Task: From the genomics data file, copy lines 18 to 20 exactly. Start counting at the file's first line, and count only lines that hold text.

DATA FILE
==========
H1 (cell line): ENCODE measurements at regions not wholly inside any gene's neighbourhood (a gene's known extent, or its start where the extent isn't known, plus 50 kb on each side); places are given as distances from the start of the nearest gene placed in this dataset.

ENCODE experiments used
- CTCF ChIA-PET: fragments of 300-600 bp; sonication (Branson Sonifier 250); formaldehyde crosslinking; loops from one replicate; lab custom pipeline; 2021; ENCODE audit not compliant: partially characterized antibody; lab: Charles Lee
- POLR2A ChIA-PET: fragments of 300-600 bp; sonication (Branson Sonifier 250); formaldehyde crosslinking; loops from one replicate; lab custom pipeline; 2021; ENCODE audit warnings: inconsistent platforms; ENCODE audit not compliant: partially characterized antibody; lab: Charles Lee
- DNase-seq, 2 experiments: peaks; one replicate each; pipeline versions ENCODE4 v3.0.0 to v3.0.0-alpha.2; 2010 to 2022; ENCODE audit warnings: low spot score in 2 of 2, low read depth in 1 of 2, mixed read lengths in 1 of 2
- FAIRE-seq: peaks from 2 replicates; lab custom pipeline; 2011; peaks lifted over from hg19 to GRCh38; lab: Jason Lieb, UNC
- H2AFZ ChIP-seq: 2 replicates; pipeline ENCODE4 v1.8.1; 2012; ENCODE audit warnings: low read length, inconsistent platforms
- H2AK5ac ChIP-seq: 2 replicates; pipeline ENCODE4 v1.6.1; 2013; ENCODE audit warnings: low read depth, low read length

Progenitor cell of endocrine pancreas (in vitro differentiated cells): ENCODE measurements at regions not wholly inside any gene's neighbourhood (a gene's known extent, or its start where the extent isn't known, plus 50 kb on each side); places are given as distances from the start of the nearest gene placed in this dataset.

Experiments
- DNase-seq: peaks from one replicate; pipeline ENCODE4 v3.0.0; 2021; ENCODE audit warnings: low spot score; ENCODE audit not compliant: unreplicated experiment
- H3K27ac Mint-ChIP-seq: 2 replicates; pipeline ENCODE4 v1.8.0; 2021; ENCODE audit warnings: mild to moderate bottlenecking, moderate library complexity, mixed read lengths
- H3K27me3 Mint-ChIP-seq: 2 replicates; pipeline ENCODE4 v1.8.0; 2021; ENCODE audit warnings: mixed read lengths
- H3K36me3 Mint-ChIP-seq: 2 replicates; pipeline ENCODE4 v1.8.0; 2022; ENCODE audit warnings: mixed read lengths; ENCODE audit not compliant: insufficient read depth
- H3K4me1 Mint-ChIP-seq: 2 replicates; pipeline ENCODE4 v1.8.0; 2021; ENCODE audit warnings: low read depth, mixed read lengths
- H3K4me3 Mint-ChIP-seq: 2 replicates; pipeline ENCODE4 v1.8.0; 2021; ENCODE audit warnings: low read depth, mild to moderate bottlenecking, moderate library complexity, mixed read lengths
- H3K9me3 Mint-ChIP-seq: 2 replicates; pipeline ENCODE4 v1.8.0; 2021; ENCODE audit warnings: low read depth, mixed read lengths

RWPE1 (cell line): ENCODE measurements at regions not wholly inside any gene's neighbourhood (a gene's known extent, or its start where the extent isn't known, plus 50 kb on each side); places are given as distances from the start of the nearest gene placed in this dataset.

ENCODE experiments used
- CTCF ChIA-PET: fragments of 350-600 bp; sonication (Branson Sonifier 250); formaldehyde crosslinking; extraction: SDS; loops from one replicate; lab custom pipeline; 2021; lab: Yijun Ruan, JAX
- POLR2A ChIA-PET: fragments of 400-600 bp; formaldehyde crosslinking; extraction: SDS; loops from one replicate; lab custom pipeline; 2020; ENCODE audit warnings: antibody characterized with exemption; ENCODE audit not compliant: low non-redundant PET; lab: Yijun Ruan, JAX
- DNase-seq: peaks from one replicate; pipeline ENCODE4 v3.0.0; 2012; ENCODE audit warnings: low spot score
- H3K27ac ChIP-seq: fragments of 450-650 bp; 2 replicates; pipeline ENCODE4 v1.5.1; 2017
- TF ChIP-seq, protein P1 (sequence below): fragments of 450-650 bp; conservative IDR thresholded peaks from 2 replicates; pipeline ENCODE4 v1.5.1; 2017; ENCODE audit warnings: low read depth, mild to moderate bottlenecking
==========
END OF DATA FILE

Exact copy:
RWPE1 (cell line): ENCODE measurements at regions not wholly inside any gene's neighbourhood (a gene's known extent, or its start where the extent isn't known, plus 50 kb on each side); places are given as distances from the start of the nearest gene placed in this dataset.

ENCODE experiments used
- CTCF ChIA-PET: fragments of 350-600 bp; sonication (Branson Sonifier 250); formaldehyde crosslinking; extraction: SDS; loops from one replicate; lab custom pipeline; 2021; lab: Yijun Ruan, JAX